Posted 7 years ago
Communicating value to your prospective clients, clearly and concisely, can be trickier than it might sound. The world’s largest industry is advertising. Do you think that happened because most entrepreneurs are naturally good at assessing and communicating value? It can be hard to honestly evaluate your own brand’s unique value proposition – even for the experts. This week’s story on Platinum Rules for Success comes from business growth coach and talk radio co-host, Ron Finklestein. Ron has found a clever way to help his clients ascertain the keys to communicating value, by asking themselves 6 simple questions.
Communicating Value – Getting People to Buy
by Ron Finklestein
There are six questions your prospects want answered before they buy. If you miss one of these questions, you jeopardize the selling opportunity. Let’s look at each question and why it is important to the buyer.
Question #1: “What do you do?” If I asked you “What you do?” what would you tell me? If you answered, “I am a financial planner,” or “I am an accountant,” or “I fix computers,” then you got it wrong. This is not what you do; this is how you do it. People want to know what you do before they want to know how you do it. For example, if you are a financial planner, here is what I would hope to hear: “I help people make the right choices about their money.” Or “I help them make wise money decisions.” Or “I build, protect and transfer wealth (my favorite).” But—you can create your own by determining what your clients experience when they work with you. All you have to do is ask them. The answer to this question is where the selling process starts. When you tell people the outcomes they will experience when they work with you, you give them an opportunity to learn more or leave.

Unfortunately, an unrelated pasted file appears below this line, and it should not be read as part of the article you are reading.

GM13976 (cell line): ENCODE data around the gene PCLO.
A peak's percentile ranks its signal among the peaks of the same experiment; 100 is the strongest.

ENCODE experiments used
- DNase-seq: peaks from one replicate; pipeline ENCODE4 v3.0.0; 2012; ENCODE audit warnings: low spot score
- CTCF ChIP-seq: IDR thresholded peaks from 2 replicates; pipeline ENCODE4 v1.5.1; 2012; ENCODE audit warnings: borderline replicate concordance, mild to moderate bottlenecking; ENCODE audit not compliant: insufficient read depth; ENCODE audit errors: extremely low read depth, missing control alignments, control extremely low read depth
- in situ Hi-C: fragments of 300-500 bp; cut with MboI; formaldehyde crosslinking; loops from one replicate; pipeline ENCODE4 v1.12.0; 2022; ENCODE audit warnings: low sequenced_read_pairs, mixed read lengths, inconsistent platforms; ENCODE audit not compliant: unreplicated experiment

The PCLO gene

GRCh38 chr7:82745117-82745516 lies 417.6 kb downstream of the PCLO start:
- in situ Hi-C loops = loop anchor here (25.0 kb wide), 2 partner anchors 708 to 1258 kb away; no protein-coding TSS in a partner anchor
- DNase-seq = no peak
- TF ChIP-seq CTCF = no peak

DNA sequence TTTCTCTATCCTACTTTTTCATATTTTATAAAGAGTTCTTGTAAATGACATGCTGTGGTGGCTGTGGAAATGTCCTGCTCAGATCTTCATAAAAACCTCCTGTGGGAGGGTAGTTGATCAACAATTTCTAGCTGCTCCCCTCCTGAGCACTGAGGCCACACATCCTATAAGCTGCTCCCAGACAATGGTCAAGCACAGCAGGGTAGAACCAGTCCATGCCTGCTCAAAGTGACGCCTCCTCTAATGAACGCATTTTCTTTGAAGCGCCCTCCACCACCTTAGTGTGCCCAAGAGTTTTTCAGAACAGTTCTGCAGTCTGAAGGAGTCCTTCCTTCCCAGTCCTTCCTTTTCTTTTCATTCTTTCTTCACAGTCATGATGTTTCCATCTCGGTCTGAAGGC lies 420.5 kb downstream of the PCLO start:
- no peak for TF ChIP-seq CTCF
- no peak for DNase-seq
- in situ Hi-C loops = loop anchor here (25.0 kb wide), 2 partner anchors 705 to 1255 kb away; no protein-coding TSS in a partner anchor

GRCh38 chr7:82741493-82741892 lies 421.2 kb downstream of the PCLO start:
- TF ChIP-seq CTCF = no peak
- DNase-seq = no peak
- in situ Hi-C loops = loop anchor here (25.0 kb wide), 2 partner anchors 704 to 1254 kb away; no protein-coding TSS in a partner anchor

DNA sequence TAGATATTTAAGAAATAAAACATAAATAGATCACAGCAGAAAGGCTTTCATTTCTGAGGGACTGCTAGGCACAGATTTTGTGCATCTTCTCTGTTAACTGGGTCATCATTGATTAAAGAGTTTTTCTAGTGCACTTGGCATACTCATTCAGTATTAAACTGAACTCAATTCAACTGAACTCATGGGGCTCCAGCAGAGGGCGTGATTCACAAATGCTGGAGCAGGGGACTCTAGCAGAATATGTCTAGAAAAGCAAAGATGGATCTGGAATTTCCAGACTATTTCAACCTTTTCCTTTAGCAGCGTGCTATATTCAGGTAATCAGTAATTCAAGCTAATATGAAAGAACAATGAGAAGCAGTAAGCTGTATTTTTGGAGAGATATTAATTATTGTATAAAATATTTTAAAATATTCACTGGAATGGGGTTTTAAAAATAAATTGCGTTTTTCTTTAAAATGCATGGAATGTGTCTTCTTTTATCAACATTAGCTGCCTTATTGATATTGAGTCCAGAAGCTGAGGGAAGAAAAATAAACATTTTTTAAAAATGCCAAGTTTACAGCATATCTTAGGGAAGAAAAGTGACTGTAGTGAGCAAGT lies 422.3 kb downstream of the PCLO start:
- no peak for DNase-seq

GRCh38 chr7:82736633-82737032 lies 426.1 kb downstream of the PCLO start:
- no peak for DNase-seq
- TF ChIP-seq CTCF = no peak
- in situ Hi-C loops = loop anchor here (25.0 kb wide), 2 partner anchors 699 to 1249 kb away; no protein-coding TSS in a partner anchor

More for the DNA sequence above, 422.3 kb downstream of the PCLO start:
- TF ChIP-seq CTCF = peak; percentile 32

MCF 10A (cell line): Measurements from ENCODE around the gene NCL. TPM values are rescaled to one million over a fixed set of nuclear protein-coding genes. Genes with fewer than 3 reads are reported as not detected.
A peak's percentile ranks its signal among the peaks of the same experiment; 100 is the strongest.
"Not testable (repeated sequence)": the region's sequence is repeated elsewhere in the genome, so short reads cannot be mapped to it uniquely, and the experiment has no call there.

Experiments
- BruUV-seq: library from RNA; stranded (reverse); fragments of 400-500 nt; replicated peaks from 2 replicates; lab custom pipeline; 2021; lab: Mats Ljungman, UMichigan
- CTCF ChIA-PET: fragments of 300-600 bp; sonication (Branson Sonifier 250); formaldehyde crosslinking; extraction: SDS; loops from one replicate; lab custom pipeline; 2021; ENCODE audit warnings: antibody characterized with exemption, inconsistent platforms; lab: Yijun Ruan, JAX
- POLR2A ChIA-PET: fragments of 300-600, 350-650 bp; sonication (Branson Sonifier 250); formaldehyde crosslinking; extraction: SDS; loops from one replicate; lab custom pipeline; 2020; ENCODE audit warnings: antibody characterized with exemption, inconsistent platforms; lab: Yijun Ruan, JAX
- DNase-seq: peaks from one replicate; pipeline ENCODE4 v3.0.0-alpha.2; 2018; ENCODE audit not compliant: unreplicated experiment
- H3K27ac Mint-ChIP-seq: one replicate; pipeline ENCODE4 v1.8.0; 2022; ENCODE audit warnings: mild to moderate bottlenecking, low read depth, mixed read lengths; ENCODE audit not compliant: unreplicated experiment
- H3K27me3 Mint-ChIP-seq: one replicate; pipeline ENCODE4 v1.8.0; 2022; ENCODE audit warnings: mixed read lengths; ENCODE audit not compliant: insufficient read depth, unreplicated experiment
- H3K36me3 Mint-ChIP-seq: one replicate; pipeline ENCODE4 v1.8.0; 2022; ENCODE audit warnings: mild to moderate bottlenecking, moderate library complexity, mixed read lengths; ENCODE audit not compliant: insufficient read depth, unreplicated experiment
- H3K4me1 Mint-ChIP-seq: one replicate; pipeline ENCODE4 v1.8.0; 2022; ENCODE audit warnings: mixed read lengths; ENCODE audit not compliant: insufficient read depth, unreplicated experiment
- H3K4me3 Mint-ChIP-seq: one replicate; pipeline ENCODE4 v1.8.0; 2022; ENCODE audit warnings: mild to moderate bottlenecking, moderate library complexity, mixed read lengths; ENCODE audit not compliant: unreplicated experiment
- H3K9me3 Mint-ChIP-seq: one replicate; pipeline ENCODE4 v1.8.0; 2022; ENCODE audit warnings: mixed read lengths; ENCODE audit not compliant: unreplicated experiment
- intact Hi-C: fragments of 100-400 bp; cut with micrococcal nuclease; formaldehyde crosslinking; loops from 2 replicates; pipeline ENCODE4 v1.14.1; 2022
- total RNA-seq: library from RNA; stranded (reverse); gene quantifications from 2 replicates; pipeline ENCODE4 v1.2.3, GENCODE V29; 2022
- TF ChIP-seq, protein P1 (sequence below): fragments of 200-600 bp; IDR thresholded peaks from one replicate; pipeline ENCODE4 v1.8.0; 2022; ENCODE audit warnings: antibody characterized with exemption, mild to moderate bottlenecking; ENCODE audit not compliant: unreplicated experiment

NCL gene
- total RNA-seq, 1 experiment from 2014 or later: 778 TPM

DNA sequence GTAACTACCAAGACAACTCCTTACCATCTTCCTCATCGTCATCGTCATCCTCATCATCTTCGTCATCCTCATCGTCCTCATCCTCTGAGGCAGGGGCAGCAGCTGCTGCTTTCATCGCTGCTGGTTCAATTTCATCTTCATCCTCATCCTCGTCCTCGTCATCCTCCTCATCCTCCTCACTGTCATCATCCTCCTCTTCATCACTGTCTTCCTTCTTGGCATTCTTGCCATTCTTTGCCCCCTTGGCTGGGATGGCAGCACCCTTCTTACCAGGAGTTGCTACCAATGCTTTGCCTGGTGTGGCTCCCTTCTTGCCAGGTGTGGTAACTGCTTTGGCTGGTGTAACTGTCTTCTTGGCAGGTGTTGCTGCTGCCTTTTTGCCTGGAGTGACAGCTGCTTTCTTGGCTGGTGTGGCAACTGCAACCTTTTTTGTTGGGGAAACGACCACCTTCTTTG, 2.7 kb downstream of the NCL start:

Question #2: “How are you different?” or “What’s in it for me?” Let’s bring this back to our financial planner. If I asked our financial planner “How are you different?” what would he say? This is really important because there are thousands of financial planners in Northeast Ohio. The last figure I heard was that 89% leave the business in the first three years. Knowing this, why would I hire you? Do you make your ideal customer choose you every time regardless of price? Your job is to marry your skills and the outcome you provide to the prospects who have that need. Don’t make your prospect figure it out. That’s all your prospects want to know.
Question #3: “Why are you the right and safe choice?” Why should I care if you are different? This is the same as asking your prospect to believe you are the right and safe choice. “I am the right and safe choice because ___________________.” Once they know what you do and you tell them what’s in it for them, they’re going to want to know the answer to this question: “How do I know you are the right and safe choice for me, right now?” This question addresses a very powerful question for your prospects, which is “Can I trust you to do what you say you will do?” Trust is a big part of the equation but not the only part. The answers to the first two questions are designed to begin the process of building trust. Your answers should be outcome driven. Tell them in very specicif terms they will understand. Don’t make them guess. Your prospect wants to know how you are going to make it safe for them. They want to know how you can make it safe for them to choose you.